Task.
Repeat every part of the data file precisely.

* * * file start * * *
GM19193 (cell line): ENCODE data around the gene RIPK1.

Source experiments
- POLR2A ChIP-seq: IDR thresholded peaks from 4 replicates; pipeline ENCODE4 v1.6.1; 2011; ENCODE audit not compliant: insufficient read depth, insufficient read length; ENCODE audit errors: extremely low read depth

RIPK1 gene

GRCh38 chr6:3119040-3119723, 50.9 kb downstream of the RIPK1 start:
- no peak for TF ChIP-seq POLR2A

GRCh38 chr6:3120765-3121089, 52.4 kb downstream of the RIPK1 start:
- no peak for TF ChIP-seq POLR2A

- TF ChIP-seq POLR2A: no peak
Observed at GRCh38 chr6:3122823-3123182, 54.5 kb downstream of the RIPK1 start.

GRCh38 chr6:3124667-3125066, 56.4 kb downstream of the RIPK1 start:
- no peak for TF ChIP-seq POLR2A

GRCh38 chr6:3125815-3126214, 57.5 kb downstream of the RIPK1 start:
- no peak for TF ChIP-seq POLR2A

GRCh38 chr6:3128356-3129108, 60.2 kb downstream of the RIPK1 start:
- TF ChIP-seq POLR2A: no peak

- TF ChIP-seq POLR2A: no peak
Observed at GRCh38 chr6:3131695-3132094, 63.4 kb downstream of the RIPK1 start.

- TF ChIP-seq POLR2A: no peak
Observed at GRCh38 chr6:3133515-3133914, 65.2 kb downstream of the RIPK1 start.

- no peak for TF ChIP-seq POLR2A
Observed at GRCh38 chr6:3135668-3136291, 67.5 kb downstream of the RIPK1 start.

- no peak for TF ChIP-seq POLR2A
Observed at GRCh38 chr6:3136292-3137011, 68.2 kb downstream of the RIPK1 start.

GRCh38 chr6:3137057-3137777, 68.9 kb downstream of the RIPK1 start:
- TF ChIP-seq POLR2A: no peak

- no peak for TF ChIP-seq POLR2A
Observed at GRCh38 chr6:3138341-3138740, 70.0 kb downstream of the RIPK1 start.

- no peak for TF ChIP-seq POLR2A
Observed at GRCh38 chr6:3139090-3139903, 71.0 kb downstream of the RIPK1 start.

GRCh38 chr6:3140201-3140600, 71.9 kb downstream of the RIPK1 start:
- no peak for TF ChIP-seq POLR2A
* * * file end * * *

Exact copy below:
GM19193 (cell line): ENCODE data around the gene RIPK1.

Source experiments
- POLR2A ChIP-seq: IDR thresholded peaks from 4 replicates; pipeline ENCODE4 v1.6.1; 2011; ENCODE audit not compliant: insufficient read depth, insufficient read length; ENCODE audit errors: extremely low read depth

RIPK1 gene

GRCh38 chr6:3119040-3119723, 50.9 kb downstream of the RIPK1 start:
- no peak for TF ChIP-seq POLR2A

GRCh38 chr6:3120765-3121089, 52.4 kb downstream of the RIPK1 start:
- no peak for TF ChIP-seq POLR2A

- TF ChIP-seq POLR2A: no peak
Observed at GRCh38 chr6:3122823-3123182, 54.5 kb downstream of the RIPK1 start.

GRCh38 chr6:3124667-3125066, 56.4 kb downstream of the RIPK1 start:
- no peak for TF ChIP-seq POLR2A

GRCh38 chr6:3125815-3126214, 57.5 kb downstream of the RIPK1 start:
- no peak for TF ChIP-seq POLR2A

GRCh38 chr6:3128356-3129108, 60.2 kb downstream of the RIPK1 start:
- TF ChIP-seq POLR2A: no peak

- TF ChIP-seq POLR2A: no peak
Observed at GRCh38 chr6:3131695-3132094, 63.4 kb downstream of the RIPK1 start.

- TF ChIP-seq POLR2A: no peak
Observed at GRCh38 chr6:3133515-3133914, 65.2 kb downstream of the RIPK1 start.

- no peak for TF ChIP-seq POLR2A
Observed at GRCh38 chr6:3135668-3136291, 67.5 kb downstream of the RIPK1 start.

- no peak for TF ChIP-seq POLR2A
Observed at GRCh38 chr6:3136292-3137011, 68.2 kb downstream of the RIPK1 start.

GRCh38 chr6:3137057-3137777, 68.9 kb downstream of the RIPK1 start:
- TF ChIP-seq POLR2A: no peak

- no peak for TF ChIP-seq POLR2A
Observed at GRCh38 chr6:3138341-3138740, 70.0 kb downstream of the RIPK1 start.

- no peak for TF ChIP-seq POLR2A
Observed at GRCh38 chr6:3139090-3139903, 71.0 kb downstream of the RIPK1 start.

GRCh38 chr6:3140201-3140600, 71.9 kb downstream of the RIPK1 start:
- no peak for TF ChIP-seq POLR2A